Individuals who have a bachelor’s degree may be employed on a seasonal contract basis. Those who have a master’s degree may find employment as teachers in community colleges, or work in government or the public or private sectors. They may also work with museums, corporations, or consulting firms. To do independent research in anthropology or teach at the university level, a PhD is required.

To carry out archaeological research in Alberta, an archaeological research permit from the Government of Alberta is required. To qualify, applicants must have at least a master’s degree in anthropology (specifically archaeology), 24 weeks of supervised training in archaeological surveying and excavation techniques and 6 weeks of training in curation or laboratory analysis. They also need experience designing and executing a research project equal in scope to that described in the application.

Due to very low employment turnover and a small number of positions, employment and advancement opportunities are limited. Currently, there is a trend toward short-term contract work rather than long-term employment with a single employer.

Anthropologists are part of the larger 2011 National Occupational Classification 4169: Other Professional Occupations in Social Science. In Alberta, 79% of people employed in this classification work in the following industries:

The employment outlook [pdf] in this occupation is influenced by a wide variety of factors including:

  • Trends and events that affect overall employment, especially in the industries listed above
  • Location in Alberta
  • Employment turnover (when people leave existing positions)
  • Occupational growth (when new positions are created)
  • Size of the occupation

Employment turnover is expected to increase as members of the baby boom generation retire over the next few years.

In Alberta, the 4169: Other professional occupations in social science, n.e.c. occupational group is expected to have a below-average annual growth of 0% from 2019 to 2023. In addition to job openings created by employment turnover, 0 new positions are forecasted to be created within this occupational group each year.

NOC groups often include several related occupations. Although there is labour market data for the larger NOC group, this occupation makes up only a part of that group. It means data for this occupation may be different than the data shown. For example, only some of the 0 new positions to be created will be for this occupation. It also applies to other data for the NOC group such as number of people employed.

Wage & Salary
Updated Mar 31, 2019

Salaries for university positions vary with:

  • Academic qualifications
  • Administrative skills and responsibilities
  • The particular faculty and university

For more information, see the University professors and lecturers wage profile.

Anthropologists are part of the larger 2011 National Occupational Classification 4169: Other professional occupations in social science, n.e.c.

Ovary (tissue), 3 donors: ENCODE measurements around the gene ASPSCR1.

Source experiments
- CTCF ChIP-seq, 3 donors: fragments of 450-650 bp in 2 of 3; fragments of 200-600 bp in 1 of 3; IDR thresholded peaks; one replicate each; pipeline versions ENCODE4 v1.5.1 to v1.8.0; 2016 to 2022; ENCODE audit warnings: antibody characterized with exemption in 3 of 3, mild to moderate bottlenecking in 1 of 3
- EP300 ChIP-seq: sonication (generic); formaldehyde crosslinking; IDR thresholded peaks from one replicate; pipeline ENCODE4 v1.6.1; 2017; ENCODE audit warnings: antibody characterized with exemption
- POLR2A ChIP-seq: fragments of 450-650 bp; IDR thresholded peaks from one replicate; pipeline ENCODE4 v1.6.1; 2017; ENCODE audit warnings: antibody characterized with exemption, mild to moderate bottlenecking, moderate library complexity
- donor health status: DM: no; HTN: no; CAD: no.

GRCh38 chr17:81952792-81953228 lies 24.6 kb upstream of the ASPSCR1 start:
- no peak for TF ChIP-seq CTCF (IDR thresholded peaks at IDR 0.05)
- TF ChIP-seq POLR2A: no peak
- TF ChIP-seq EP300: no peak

Other professional occupations in social science, n.e.c.

Survey Methodology

Survey Analysis

Overall Wage Details
Average Wage
Average Salary
Hours Per Week

Hourly Wage
For full-time and part-time employees
  • Low
  • High
  • Average
  • Median
Wages* Low (5th percentile) High (95th percentile) Average Median
Starting $25.00 $41.44 $34.37 $34.03
Overall $30.84 $55.02 $43.03 $41.18
Top $34.52 $64.72 $48.62 $44.88

Swipe left and right to view all data. Scroll left and right to view all data.

* All wage estimates are hourly except where otherwise indicated. Wages and salaries do not include overtime hours, tips, benefits, profit shares, bonuses (unrelated to production) and other forms of compensation.

B: Good Reliability
Data Reliability Code Definition

Good Reliability, represents a CV of between 6.01% and 15.00% and/or fewer than 30 survey observations and/or if survey observations represent less than 50% of all estimated employment for the occupation.

Industry Information
Public Administration
Health Care & Social Assistance

Skills Shortage

Employers that Recruited in the Last 2 Years


Recruiting Employers that Experienced Hiring Difficulties


Employers with Unfilled Vacancies of over 4 Months


Vacancy Rate

Related Post-Secondary Field of Study
  • Human Ecology, Fashion and Food Sciences
  • Humanities and Languages
  • Sciences
  • Social Sciences, Law and Religious Studies
Other Sources of Information
Updated Mar 31, 2019

Canadian Anthropology Society (CASCA) website:

Canadian Archaeological Association website:

The Canadian Association for Physical Anthropology (CAPA) website:

Get information and referrals about career, education, and employment options from Alberta Supports.

Updated Mar 31, 2019. The information contained in this profile is current as of the dates shown. Salary, employment outlook, and educational program information may change without notice. It is advised that you confirm this information before making any career decisions.